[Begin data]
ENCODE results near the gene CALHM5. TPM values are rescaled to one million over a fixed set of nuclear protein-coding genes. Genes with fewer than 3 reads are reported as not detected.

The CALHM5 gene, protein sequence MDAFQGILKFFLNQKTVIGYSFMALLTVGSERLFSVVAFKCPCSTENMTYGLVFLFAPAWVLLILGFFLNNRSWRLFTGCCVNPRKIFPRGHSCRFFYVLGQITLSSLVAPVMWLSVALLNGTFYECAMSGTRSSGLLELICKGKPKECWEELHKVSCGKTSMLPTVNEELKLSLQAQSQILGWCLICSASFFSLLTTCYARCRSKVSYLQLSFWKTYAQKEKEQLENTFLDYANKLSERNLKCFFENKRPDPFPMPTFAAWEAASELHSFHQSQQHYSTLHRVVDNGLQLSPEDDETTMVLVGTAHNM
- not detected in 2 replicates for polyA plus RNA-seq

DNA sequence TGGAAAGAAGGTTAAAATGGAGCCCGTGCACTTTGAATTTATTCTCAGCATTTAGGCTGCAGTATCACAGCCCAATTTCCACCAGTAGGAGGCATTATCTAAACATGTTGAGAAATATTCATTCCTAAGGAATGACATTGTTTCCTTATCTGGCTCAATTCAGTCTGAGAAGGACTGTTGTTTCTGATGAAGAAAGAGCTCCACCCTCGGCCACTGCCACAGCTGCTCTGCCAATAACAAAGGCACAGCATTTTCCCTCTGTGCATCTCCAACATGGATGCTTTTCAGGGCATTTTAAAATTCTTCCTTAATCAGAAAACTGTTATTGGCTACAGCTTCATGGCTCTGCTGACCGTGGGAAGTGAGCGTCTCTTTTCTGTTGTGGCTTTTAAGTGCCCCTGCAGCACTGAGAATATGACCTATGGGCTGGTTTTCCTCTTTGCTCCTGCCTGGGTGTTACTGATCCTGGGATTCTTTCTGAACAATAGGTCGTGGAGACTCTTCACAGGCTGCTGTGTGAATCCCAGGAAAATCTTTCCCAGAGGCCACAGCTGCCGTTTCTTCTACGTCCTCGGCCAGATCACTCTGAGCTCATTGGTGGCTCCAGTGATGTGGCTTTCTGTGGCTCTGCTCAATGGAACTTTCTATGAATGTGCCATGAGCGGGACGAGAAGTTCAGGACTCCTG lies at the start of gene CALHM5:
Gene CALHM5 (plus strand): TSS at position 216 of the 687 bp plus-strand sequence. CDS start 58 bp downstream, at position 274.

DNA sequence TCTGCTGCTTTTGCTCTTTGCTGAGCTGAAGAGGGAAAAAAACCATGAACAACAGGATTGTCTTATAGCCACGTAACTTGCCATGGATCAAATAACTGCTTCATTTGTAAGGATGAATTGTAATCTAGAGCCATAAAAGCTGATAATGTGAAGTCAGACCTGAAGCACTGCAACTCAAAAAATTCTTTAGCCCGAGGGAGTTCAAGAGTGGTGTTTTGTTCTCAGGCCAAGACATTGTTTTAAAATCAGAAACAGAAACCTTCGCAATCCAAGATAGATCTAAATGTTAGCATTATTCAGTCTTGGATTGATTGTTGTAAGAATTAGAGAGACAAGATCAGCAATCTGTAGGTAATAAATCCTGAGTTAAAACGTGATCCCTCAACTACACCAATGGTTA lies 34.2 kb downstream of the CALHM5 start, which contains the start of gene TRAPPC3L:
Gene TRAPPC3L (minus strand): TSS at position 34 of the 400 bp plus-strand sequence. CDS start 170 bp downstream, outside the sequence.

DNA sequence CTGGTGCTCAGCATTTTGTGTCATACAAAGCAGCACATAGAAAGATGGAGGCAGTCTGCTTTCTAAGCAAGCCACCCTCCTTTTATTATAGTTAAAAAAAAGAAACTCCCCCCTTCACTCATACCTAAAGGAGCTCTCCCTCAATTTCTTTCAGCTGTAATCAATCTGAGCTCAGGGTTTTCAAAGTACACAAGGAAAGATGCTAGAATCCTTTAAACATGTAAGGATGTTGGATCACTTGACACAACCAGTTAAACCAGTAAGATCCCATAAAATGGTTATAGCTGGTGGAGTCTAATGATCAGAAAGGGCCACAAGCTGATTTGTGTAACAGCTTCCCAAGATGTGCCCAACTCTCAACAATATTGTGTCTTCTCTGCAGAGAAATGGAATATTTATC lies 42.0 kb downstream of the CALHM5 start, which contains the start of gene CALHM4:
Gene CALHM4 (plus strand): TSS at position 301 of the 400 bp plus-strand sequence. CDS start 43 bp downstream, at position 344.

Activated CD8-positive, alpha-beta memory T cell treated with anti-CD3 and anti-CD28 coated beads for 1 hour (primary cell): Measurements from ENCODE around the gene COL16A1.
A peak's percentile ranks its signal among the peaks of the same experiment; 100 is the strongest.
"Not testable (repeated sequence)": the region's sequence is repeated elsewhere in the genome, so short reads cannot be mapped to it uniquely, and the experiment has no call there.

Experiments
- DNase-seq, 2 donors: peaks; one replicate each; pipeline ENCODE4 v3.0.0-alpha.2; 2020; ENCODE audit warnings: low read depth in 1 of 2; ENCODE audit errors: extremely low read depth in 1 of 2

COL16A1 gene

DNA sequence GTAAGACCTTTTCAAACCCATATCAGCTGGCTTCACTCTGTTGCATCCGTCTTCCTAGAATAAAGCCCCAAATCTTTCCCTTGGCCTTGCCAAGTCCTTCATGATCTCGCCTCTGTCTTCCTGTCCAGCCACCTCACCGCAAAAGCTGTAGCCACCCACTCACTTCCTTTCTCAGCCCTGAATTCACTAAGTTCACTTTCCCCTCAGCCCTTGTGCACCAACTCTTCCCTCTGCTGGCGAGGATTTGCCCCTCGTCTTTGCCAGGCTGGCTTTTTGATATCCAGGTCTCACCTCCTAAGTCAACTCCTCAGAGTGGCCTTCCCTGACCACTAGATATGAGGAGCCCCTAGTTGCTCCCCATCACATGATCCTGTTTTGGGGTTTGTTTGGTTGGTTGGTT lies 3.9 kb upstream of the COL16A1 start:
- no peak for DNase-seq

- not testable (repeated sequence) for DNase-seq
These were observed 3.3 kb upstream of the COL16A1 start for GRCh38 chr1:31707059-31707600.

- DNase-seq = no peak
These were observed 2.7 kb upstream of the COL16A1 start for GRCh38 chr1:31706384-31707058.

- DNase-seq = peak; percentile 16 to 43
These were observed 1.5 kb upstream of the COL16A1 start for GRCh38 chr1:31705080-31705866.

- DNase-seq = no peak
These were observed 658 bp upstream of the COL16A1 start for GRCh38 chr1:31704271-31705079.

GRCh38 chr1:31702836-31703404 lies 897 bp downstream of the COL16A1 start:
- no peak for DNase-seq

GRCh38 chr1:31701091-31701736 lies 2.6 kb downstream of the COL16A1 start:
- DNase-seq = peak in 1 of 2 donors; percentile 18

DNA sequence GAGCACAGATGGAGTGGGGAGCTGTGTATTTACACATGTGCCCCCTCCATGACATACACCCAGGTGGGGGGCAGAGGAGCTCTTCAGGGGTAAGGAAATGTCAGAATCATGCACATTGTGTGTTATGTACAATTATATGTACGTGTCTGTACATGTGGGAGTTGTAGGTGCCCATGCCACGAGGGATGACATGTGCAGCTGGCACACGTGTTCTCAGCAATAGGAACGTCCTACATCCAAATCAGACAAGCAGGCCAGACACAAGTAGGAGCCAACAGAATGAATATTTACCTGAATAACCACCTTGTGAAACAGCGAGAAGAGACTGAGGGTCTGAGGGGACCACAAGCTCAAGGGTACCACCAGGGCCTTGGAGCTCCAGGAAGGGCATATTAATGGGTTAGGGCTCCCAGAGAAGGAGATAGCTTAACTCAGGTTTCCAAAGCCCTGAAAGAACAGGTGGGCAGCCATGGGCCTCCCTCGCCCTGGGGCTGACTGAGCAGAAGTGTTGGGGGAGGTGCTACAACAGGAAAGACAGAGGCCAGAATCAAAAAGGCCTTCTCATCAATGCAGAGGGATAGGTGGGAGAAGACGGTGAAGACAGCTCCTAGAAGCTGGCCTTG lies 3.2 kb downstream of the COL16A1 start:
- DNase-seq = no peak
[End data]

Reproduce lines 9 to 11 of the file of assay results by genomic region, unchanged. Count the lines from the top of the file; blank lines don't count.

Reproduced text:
Gene CALHM4 (plus strand): TSS at position 301 of the 400 bp plus-strand sequence. CDS start 43 bp downstream, at position 344.

Activated CD8-positive, alpha-beta memory T cell treated with anti-CD3 and anti-CD28 coated beads for 1 hour (primary cell): Measurements from ENCODE around the gene COL16A1.
A peak's percentile ranks its signal among the peaks of the same experiment; 100 is the strongest.